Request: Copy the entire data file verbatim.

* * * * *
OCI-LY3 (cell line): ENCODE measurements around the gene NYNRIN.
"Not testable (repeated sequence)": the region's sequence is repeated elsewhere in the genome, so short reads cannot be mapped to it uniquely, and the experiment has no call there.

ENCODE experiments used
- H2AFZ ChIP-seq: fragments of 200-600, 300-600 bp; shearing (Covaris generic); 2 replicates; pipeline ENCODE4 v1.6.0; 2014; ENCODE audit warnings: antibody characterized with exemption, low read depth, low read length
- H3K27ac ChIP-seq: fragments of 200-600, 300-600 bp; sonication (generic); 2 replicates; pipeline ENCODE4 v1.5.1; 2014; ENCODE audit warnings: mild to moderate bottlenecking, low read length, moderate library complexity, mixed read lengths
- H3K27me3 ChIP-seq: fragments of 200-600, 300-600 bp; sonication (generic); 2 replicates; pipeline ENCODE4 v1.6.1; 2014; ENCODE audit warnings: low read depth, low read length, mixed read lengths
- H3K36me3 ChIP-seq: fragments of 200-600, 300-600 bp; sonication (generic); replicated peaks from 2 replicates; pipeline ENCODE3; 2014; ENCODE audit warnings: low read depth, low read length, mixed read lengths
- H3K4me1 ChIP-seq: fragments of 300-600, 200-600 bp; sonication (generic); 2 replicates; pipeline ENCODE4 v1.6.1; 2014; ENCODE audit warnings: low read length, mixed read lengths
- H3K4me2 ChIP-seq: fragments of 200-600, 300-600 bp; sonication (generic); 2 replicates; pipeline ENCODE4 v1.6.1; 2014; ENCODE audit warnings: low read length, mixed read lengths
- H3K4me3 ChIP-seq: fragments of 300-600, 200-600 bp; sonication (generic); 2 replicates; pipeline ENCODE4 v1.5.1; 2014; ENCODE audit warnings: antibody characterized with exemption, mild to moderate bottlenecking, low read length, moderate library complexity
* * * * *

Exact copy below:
OCI-LY3 (cell line): ENCODE measurements around the gene NYNRIN.
"Not testable (repeated sequence)": the region's sequence is repeated elsewhere in the genome, so short reads cannot be mapped to it uniquely, and the experiment has no call there.

ENCODE experiments used
- H2AFZ ChIP-seq: fragments of 200-600, 300-600 bp; shearing (Covaris generic); 2 replicates; pipeline ENCODE4 v1.6.0; 2014; ENCODE audit warnings: antibody characterized with exemption, low read depth, low read length
- H3K27ac ChIP-seq: fragments of 200-600, 300-600 bp; sonication (generic); 2 replicates; pipeline ENCODE4 v1.5.1; 2014; ENCODE audit warnings: mild to moderate bottlenecking, low read length, moderate library complexity, mixed read lengths
- H3K27me3 ChIP-seq: fragments of 200-600, 300-600 bp; sonication (generic); 2 replicates; pipeline ENCODE4 v1.6.1; 2014; ENCODE audit warnings: low read depth, low read length, mixed read lengths
- H3K36me3 ChIP-seq: fragments of 200-600, 300-600 bp; sonication (generic); replicated peaks from 2 replicates; pipeline ENCODE3; 2014; ENCODE audit warnings: low read depth, low read length, mixed read lengths
- H3K4me1 ChIP-seq: fragments of 300-600, 200-600 bp; sonication (generic); 2 replicates; pipeline ENCODE4 v1.6.1; 2014; ENCODE audit warnings: low read length, mixed read lengths
- H3K4me2 ChIP-seq: fragments of 200-600, 300-600 bp; sonication (generic); 2 replicates; pipeline ENCODE4 v1.6.1; 2014; ENCODE audit warnings: low read length, mixed read lengths
- H3K4me3 ChIP-seq: fragments of 300-600, 200-600 bp; sonication (generic); 2 replicates; pipeline ENCODE4 v1.5.1; 2014; ENCODE audit warnings: antibody characterized with exemption, mild to moderate bottlenecking, low read length, moderate library complexity